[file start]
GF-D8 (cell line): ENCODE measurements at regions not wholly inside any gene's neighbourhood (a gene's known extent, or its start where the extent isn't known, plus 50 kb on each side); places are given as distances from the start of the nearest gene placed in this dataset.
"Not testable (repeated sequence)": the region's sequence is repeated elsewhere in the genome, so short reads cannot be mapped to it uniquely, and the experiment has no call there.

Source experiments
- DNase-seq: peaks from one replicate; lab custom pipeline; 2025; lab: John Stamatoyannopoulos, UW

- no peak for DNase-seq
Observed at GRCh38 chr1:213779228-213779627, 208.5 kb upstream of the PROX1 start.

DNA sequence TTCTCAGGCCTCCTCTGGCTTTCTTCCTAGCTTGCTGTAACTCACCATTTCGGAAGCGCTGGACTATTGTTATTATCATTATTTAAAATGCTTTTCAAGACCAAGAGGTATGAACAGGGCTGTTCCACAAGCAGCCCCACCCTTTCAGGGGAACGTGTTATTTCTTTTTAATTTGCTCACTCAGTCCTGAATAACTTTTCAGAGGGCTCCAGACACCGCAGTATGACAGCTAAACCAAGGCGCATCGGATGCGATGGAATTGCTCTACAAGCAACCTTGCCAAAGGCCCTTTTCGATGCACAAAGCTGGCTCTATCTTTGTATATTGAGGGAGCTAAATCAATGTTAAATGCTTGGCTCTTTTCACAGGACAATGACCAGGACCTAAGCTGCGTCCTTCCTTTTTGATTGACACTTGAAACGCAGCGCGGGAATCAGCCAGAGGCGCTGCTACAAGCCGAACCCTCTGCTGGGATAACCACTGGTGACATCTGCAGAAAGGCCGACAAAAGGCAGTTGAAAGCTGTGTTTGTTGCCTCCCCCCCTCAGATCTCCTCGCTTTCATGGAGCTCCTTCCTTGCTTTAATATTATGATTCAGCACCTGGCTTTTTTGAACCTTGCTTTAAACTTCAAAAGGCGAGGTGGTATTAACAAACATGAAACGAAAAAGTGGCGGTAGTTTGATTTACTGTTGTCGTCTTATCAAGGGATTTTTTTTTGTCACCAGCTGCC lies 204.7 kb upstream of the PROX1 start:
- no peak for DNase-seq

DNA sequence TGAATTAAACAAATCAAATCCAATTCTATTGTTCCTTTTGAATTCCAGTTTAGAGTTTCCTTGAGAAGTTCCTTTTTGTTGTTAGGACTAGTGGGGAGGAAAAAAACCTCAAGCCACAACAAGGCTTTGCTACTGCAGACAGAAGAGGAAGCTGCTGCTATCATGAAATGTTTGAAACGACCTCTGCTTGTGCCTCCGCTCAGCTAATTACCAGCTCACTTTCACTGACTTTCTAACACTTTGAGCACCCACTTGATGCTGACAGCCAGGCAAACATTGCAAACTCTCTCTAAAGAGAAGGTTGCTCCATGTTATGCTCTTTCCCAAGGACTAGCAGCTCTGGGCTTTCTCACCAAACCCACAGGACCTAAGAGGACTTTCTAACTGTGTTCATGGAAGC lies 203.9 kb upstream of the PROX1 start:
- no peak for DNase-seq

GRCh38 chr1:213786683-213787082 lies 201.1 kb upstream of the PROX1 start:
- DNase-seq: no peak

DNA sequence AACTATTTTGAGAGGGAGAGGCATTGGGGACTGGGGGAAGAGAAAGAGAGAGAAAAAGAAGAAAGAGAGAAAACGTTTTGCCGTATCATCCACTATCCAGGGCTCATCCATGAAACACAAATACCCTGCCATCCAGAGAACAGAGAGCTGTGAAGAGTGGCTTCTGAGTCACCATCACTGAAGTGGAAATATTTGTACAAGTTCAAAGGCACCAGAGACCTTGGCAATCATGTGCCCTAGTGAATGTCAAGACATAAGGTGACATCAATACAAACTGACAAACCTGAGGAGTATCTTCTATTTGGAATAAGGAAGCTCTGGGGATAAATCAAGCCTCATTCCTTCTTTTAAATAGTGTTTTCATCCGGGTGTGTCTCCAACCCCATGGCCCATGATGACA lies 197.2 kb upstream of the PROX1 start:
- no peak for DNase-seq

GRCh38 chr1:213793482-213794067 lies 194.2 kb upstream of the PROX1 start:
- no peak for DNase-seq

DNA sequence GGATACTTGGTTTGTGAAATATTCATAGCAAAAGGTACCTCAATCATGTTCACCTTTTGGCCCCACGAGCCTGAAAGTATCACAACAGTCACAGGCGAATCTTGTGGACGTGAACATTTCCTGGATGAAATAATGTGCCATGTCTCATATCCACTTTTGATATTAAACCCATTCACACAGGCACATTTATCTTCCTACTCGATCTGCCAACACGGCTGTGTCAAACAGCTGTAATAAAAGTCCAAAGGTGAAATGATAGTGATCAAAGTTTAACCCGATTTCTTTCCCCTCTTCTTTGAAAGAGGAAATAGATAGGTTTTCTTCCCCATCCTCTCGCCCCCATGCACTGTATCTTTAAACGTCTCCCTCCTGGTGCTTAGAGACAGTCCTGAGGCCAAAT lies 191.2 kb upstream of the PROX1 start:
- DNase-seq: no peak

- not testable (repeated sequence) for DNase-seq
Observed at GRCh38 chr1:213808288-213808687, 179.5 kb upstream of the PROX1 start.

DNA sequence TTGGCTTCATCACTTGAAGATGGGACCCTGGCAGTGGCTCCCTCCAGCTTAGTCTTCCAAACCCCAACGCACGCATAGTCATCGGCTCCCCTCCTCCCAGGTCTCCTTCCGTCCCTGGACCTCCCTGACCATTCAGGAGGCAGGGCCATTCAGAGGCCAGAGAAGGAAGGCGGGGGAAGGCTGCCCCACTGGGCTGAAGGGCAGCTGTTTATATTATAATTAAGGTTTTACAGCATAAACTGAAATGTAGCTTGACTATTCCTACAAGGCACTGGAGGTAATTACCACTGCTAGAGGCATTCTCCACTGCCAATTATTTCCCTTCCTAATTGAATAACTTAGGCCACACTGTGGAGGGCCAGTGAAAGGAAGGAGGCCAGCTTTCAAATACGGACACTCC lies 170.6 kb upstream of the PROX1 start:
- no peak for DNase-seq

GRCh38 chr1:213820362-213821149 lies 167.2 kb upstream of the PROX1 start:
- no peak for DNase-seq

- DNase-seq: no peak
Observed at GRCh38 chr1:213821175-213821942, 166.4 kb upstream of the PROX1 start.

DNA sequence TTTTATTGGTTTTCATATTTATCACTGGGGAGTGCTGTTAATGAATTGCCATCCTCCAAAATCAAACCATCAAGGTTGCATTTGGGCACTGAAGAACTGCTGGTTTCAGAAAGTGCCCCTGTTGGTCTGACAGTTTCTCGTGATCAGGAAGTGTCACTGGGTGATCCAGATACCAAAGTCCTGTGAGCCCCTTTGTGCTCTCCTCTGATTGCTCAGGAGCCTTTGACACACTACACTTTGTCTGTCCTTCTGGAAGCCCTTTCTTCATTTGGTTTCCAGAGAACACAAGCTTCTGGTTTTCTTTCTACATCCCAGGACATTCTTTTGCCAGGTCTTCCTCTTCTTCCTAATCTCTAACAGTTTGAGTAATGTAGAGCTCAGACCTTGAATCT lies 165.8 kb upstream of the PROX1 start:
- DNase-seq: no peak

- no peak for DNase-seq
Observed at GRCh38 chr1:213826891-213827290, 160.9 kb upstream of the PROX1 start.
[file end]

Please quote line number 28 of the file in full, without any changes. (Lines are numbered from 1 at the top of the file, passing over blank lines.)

- DNase-seq: no peak